There is probably no such word as ‘effigised’ but in Ireland there really should be. Then when it came to ‘the burning of an improvised model of a reviled political figure which is constructed in order to be damaged or destroyed as a protest’ – the dictionary definition of this popular pastime— we could say that they had been ‘effigised’. Think of how useful it would be in Northern Ireland when the umpteenth effigy of Robert Lundy is burned by Apprentice Boys who are neither apprentices nor really have any legitimate claim to the title ‘boys’.
Aside from Lundy, who was actually a Scottish Protestant who seemed peculiarly anxious to hand over the city of Derry to the forces of the Catholic King James in 1689, who is the most effigised figure in modern Irish history? Someone you’ve probably never heard of and who hasn’t been burned in effigy for more than a hundred years now, William Keogh. But in his day he suffered many a roasting.
Keogh, who in the course of a relatively short life left hardly a principle unbetrayed, was born in Galway in 1817. His mother was a ffrench, from one of those Anglo-Irish families who added a superfluous ‘f’ to the beginning of their names, presumably to avoid being mistaken for a garlic-eating, beret wearing, consonant-dropping inhabitant of the country immediately to the south-east of England on the far side of the Channel.
Keogh was a gifted youth who, despite studying science at Trinity College, went on to make a small fortune as a barrister, becoming a Queen’s Counsel at the age of thirty-two. In caricatures of the man he looks a little like John Redmond but is remembered even less fondly than the leader of the Irish Parliamentary party in the early 1900s. He was, by all accounts, witty, cultured, a highly impressive speaker and excellent company. He was also self-serving, irascible, insensitive and prone to making unpopular decisions in his own political life and later from the Bench.
In 1847 he became MP for Athlone and campaigned against legislation that would have made it illegal for anyone other than a Church of Ireland bishop to hold an ecclesiastical title. He, and his fellow Catholic Irish MPs of the period, became known, as a result of their campaign, as ‘The Pope’s Brass Band’. Keogh also sided with the Tenant League, which fought for the rights of Irish tenant farmers in the 1850s. So far, so popular. Where did it all go wrong?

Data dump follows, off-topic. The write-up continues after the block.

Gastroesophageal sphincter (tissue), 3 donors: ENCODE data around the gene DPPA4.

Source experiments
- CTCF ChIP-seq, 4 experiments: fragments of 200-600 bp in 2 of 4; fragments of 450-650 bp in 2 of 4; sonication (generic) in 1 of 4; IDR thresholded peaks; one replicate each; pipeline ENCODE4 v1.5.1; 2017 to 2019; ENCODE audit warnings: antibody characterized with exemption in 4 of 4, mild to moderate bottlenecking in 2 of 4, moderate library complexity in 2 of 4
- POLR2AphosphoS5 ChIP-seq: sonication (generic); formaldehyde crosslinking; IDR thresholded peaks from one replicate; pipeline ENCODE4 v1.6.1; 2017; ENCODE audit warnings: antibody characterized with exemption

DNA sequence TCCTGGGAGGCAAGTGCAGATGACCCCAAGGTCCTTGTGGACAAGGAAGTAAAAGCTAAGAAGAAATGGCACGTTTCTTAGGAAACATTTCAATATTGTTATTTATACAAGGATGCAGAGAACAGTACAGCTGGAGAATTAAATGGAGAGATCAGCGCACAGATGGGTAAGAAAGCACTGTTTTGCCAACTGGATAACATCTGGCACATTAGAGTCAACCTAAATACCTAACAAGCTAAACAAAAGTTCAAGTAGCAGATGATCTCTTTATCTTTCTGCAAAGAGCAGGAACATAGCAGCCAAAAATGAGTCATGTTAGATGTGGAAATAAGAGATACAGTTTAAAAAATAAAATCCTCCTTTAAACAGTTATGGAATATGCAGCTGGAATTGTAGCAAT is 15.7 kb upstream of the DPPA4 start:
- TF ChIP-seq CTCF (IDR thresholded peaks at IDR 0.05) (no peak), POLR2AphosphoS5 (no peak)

Keogh’s problems—at least in terms of his legacy—began when he agreed, in 1852, to be bound by a pledge taken by forty Irish MPs not to accept political office but instead to exploit the possibility of holding the balance of power in the House of Commons. However, Keogh, and the equally reviled John Sadleir, quickly jumped ship and accepted plum jobs in the administration of Lord Abrdeen. Keogh became Solicitor General for Ireland, and later Attorney General. He must have wondered, at times, was it worth it. His name, and that of Sadleir, became a by-word for political treachery.
It only got worse when he became a judge in 1855. He was one of the grumpiest justices who ever sat on the Irish bench. His spectacular quarrels with barristers became legendary. The savage sentences imposed on the rather hapless Fenian prisoners who came before him in 1865 added to his lustre as ‘one of the monsters of mankind’, to quote a description of him on the memorial in Tipperary to two brothers he sent to the gallows for murdering a land agent.
In 1872 in a judgment unseating the victorious candidate in the Galway constituency election he formally handed in his tuba and resigned his membership of the Pope’s Brass band when he lacerated the Roman Catholic clergy and hierarchy from the bench for their interference in the campaign, in a legal decision that took nine hours to read. That was when the effigising began in earnest. He certainly hasn’t been burnt as often as Lundy but he probably holds the Irish record for most effigising in his own lifetime.
As time went on Keogh’s behaviour became more erratic. He was described as ‘eccentric’ a term used to cover wealthy and prominent citizens who are actually stark raving mad. Things came to a head the month before his death in 1878 when he attacked his valet with a razor – one of the old-fashioned ones, not the modern safety type. Jeeves would have resigned on the spot and left Bertie Wooster to his own devices. At least Keogh didn’t end up like Sadleir, who committed suicide after the collapse of his Tipperary Bank in 1856.
So bad was Keogh’s reputation that well into the twentieth century, when offered a seat on the Supreme Court by Eamon de Valera, the former Taoiseach, John A. Costello politely declined, citing as his reason a fervent desire not to stand comparison with the place-seeking Justice Keogh.
William Keogh, barrister, politician and popular effigy was born two hundred and one years ago, on this day.
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